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Island’s political model ‘requires major reset’

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Sir John Swan, a former premier, is considering standing as an independent candidate in the forthcoming Smith’s North by-election (File photograph by Blaire Simmons)

The news that Sir John Swan is seriously considering running in the pending by-election in Smith’s North speaks volumes. It says much more about our so-called political leaders on both sides of the House than it says about Sir John himself.

The news shouts to all from Somerset to St George’s about the collective failures of the present and the recent bunch of political hacks who have been claiming to lead us. As a dear friend who is also a great friend of Bermuda recently remarked: “Rolfe, these Black politicians these days seem more concerned with the pursuit of status and prestige than building the strong, sustainable and equitable Bermuda we all deserve.”

Bermuda’s political model — commonly referred to as the House that Jack built — was created nearly six decades ago. However, that house is now derelict, mould-ridden and barely standing. It is clearly no longer fit for purpose.

There is justifiably an evident and growing disquiet occurring in Bermuda. The electorate is very unhappy about the existing political landscape. The world has changed considerably over the past decade. The old world will never return. But one gets a sense that our politicians are not paying enough attention to the profound transformation needed for all Bermudians to thrive. All Bermudians — those of us living now as well as our children and their children’s children.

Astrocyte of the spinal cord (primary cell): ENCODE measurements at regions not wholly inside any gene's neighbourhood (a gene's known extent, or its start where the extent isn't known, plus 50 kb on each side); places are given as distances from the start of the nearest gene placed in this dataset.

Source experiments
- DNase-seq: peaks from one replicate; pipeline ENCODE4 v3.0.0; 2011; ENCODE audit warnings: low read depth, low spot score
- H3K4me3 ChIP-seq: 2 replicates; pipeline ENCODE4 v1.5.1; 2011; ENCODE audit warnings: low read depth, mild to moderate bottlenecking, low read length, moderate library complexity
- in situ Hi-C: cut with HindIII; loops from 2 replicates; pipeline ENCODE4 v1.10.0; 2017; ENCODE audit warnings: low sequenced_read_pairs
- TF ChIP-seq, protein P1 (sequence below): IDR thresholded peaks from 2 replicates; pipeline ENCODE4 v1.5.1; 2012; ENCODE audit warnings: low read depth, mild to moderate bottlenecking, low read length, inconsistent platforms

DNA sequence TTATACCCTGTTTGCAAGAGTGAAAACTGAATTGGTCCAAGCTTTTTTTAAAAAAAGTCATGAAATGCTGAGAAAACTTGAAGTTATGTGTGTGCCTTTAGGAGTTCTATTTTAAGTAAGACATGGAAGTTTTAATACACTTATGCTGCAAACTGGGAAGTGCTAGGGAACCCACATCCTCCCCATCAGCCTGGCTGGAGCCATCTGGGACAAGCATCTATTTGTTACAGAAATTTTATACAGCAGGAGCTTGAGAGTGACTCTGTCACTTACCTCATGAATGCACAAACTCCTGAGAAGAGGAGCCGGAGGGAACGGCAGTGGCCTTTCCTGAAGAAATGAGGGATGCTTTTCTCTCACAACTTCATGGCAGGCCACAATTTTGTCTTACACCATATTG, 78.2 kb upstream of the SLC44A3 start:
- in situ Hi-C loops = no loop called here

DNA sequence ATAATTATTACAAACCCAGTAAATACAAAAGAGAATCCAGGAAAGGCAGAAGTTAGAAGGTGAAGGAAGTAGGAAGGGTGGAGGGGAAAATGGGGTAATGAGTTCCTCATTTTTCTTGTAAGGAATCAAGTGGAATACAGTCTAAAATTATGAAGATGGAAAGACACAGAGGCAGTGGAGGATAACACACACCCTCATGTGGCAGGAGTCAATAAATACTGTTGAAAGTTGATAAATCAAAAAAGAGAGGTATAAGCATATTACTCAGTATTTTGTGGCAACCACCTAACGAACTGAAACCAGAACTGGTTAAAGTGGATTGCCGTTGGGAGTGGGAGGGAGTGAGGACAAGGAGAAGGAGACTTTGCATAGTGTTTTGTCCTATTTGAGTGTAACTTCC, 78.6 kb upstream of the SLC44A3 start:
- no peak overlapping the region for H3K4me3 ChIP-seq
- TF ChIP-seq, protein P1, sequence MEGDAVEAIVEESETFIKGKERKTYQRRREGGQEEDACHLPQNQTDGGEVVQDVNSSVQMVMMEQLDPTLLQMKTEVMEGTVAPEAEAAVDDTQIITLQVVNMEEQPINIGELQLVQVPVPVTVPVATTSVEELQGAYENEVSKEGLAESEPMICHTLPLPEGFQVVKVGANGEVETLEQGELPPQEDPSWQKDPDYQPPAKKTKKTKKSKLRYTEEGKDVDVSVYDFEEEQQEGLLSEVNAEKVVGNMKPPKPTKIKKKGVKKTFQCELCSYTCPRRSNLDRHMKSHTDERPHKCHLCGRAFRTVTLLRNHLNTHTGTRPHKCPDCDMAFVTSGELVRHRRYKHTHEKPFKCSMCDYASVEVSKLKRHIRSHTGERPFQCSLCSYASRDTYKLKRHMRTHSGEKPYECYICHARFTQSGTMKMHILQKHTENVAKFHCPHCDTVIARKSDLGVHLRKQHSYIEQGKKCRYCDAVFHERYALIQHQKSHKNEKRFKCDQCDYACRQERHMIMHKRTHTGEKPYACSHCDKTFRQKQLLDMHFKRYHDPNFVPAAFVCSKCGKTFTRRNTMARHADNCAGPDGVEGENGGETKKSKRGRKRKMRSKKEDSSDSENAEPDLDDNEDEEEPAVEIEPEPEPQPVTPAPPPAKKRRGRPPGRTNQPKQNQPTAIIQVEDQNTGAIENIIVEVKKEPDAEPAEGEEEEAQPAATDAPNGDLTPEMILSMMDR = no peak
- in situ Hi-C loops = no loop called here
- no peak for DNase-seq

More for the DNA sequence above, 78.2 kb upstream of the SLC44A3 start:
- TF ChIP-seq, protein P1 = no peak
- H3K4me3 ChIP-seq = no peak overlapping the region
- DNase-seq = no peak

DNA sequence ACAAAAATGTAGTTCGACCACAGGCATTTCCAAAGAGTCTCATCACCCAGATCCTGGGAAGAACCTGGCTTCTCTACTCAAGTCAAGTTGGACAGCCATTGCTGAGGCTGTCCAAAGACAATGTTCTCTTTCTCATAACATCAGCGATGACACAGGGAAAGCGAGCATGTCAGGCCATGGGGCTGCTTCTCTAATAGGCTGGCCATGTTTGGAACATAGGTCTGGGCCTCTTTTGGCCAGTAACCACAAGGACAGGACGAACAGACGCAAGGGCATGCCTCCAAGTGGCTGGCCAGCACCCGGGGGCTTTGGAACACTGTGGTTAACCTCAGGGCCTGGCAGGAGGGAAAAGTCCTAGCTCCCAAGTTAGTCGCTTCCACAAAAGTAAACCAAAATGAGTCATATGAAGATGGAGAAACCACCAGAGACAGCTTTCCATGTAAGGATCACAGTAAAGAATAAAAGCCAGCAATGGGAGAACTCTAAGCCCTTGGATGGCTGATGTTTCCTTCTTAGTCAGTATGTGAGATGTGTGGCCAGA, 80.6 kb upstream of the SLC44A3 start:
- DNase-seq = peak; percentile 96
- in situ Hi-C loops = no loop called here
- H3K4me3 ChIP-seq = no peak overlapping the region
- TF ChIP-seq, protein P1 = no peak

I believe that there is also a growing sense — not well articulated, or even much discussed — that the near-six-decade-long constitutional and political model built by Sir Henry Tucker as cited, in tandem with Britain during the 1960s, is a model that does require a major reset. That era was also one that produced both parties that we have today. Sorry, One Bermuda Alliance, that includes you.

Sir John understands this need for fundamental change. None of today’s leaders gets it. Or, if they do, they are doing a remarkably clever job of hiding it.

Rolfe Commissiong (File photograph by Akil Simmons)

On this score, at the local level, we saw that at the last election in 2020, more than 10,000 voters that had voted in 2017 did not return to the polls. Arguably, the 2020 General Election saw the greatest drop in voter participation in the modern era.

Part of this disquiet is also tied to the more immediate issues such as the always high, and now ruinous, cost of living, tied to that the emigration of Bermudians, mostly to Britain, and the granting of PRC certificates. Bermuda is increasingly becoming a place for the very rich, mostly foreigners, with the services they require being provided by growing numbers of low-cost, low-skilled foreign labour.

All of the above, as any layman would understand, is eroding Bermuda’s middle class generally and especially our more vulnerable Black middle class, which took decades to build along with the swelling of the ranks of the Black working poor. Both are at risk of being displaced.

Another key question that has contributed to Sir John’s re-emergence is posed by the following question: has the man met the historical moment where he is once again deemed necessary in a country where great leaders are incredibly in short supply?

In light of the massive global changes that are occurring, the growing lack of evidence that the present Black political and financial elites are even up to the task is disturbing. Is Sir John up to the task? Even by default, I believe that most Bermudians and voters would answer “yes“.

Is Bermuda really ready for the massive challenges to the geopolitical order? What will be our place in the context of this new order?